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The young guys trying to impress the coaches in all likelihood never heard of George Sauer. But they probably know Tedy Bruschi who played for the New England Patriots (1996 – 2008) and is now a football commentator on ESPN.
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Brain concussions. CTE. Alcohol and drugs. Take these issues that have only recently become more openly discussed along with 101 more ingredients in family life and you have a very complicated recipe for making a family work (or not). Family life isn’t easy at times as it is but when you stir in all these other layers from a career in professional football, life off the field becomes incredibly complex for most families. Watch as Brandi Winans (formerly married to the recently departed Jeff Winans – Bills, Saints, Buccaneers, Raiders 1973 – 1980; Jeff played with teammates Dave Pear and Gene Upshaw on the winning Super Bowl XV Raiders in 1980) and John Houser (LA Rams, Cowboys, Cardinals 1957 – 1963) share personal stories of family survival with the audience of their very different lives after football.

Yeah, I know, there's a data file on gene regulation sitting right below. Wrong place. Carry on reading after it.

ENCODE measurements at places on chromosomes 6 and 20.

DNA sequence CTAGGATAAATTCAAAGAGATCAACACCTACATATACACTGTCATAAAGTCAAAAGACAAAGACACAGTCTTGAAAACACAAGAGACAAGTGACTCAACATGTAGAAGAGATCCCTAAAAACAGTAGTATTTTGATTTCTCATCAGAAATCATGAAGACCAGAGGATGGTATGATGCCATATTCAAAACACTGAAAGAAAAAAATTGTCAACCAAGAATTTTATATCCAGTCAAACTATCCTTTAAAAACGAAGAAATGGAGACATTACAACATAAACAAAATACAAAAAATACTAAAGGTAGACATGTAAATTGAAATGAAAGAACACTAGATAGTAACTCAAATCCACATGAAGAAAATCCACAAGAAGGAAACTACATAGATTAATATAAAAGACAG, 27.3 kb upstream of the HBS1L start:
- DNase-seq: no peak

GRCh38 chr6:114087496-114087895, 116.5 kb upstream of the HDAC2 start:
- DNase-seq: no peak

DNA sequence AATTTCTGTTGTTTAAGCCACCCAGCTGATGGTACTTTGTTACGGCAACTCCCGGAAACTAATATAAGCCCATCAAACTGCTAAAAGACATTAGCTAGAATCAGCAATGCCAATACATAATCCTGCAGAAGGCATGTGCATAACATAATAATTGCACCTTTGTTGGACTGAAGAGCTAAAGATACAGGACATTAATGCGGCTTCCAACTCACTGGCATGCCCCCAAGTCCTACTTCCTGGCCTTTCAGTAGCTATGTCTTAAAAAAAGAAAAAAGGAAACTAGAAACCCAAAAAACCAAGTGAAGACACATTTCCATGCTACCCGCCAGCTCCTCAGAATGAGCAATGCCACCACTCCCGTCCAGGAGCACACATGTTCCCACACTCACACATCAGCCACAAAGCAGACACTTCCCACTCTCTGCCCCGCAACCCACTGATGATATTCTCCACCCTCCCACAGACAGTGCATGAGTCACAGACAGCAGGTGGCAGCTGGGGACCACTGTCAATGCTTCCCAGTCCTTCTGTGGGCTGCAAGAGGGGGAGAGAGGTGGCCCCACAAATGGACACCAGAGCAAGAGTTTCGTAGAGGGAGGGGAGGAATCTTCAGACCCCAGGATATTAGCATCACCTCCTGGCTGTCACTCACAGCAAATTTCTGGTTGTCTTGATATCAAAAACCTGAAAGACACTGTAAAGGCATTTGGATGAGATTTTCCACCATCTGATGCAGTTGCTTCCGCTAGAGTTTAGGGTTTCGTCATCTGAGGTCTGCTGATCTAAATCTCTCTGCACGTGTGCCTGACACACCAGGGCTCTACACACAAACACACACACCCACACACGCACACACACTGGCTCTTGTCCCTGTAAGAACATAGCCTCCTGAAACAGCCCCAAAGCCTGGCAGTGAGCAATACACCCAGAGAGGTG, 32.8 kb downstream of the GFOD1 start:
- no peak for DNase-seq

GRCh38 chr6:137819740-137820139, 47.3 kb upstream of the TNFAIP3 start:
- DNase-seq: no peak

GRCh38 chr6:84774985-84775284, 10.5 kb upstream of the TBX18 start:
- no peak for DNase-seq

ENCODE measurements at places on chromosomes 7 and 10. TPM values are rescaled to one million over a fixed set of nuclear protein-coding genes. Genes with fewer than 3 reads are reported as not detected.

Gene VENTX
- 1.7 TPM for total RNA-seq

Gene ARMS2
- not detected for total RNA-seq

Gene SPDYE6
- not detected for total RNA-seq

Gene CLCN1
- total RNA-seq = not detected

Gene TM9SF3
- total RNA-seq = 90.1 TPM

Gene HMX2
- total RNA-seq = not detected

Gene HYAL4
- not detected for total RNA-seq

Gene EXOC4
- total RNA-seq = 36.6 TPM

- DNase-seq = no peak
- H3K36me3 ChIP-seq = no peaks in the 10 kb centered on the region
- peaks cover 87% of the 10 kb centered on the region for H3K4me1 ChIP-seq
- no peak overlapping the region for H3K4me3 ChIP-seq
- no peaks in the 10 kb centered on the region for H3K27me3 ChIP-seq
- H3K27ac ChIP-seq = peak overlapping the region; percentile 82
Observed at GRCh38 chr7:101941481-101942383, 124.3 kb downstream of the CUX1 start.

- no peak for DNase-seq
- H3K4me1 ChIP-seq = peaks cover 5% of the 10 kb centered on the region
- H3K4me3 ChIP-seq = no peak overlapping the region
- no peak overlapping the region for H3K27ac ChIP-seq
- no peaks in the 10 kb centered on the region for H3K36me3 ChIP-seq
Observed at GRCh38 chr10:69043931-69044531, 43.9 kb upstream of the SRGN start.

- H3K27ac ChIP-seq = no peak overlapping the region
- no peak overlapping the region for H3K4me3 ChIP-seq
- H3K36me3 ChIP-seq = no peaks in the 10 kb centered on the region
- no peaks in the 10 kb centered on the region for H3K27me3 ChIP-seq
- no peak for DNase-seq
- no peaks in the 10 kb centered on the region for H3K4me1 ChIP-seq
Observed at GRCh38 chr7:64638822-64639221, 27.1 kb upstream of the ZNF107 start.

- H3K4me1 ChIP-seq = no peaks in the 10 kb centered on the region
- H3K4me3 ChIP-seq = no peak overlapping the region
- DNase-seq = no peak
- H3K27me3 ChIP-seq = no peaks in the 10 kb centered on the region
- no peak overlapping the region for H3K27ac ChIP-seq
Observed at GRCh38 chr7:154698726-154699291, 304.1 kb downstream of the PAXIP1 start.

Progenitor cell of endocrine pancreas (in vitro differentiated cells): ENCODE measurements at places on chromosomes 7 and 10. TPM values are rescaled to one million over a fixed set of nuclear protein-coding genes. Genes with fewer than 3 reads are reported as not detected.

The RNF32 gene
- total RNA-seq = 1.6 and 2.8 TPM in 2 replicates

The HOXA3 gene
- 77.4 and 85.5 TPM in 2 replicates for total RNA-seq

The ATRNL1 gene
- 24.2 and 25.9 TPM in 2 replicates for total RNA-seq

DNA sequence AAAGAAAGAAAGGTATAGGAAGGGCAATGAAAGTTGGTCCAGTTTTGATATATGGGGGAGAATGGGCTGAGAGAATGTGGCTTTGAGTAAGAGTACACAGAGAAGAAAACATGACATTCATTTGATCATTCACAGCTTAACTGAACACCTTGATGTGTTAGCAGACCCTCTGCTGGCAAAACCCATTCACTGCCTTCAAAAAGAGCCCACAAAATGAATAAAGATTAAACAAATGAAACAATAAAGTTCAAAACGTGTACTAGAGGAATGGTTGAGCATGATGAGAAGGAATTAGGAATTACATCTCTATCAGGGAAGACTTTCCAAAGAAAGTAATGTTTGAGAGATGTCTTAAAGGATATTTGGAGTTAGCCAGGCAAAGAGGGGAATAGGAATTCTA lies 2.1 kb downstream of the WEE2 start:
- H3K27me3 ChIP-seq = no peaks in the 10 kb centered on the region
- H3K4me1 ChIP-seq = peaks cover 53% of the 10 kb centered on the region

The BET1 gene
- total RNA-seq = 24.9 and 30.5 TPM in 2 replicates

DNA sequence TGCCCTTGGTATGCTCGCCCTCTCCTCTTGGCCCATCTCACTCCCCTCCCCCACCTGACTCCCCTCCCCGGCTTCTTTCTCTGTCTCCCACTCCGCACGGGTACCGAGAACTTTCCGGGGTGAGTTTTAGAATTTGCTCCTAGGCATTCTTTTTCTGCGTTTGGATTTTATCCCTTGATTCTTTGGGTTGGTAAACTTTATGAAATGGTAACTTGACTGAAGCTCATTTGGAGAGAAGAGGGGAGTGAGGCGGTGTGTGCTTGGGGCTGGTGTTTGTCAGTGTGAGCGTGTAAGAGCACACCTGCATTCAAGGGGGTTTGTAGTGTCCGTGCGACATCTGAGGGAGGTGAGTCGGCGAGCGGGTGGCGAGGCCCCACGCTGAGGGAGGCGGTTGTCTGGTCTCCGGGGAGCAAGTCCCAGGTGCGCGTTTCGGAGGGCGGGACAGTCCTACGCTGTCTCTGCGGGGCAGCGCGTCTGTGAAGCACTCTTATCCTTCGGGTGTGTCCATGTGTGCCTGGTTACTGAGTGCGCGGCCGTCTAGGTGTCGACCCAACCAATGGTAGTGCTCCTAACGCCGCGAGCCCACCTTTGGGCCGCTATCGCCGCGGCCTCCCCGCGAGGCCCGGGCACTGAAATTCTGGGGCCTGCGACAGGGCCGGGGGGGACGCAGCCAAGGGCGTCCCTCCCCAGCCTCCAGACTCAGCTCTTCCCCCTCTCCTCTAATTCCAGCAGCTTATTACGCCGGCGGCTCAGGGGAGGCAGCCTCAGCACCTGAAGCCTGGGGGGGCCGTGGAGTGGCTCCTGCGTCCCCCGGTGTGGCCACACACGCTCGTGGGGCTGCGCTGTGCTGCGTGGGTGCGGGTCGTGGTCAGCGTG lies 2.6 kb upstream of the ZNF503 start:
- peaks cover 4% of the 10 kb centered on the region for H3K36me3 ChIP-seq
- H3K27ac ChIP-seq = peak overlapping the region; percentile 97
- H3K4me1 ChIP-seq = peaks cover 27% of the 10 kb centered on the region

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YouTube Hints: You can enlarge the video to Full Screen mode simply by clicking on that Full Screen icon in the lower right hand corner of the video. You can also watch videos in HD (if available) by clicking that gear icon in the lower right and then selecting the highest resolution available. And each YouTube video can actually be paused or stopped at any point and you can also jump to any spot where you may have left earlier so there’s no need to watch through an entire video.
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Our good friend, Jennifer Thibeaux, (who can never be acknowledged enough for all of her advocacy work on behalf of retired players and who has managed to help us film each of our three Conferences so we can share them with the community at large) had declined our invitation to be up on stage with Brandi and John. But as she worked through the post-Conference task of editing and uploading all of this footage, her thoughts kept taking her back to her personal family experiences of having lived through the football life. Late last night, I received a personal message from Jennifer about how this has affected her own family and why she continues to help us get the message out to the other families in particular and to the fans in general.
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Here’s Jennifer’s message along with her audio comments:
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Robert,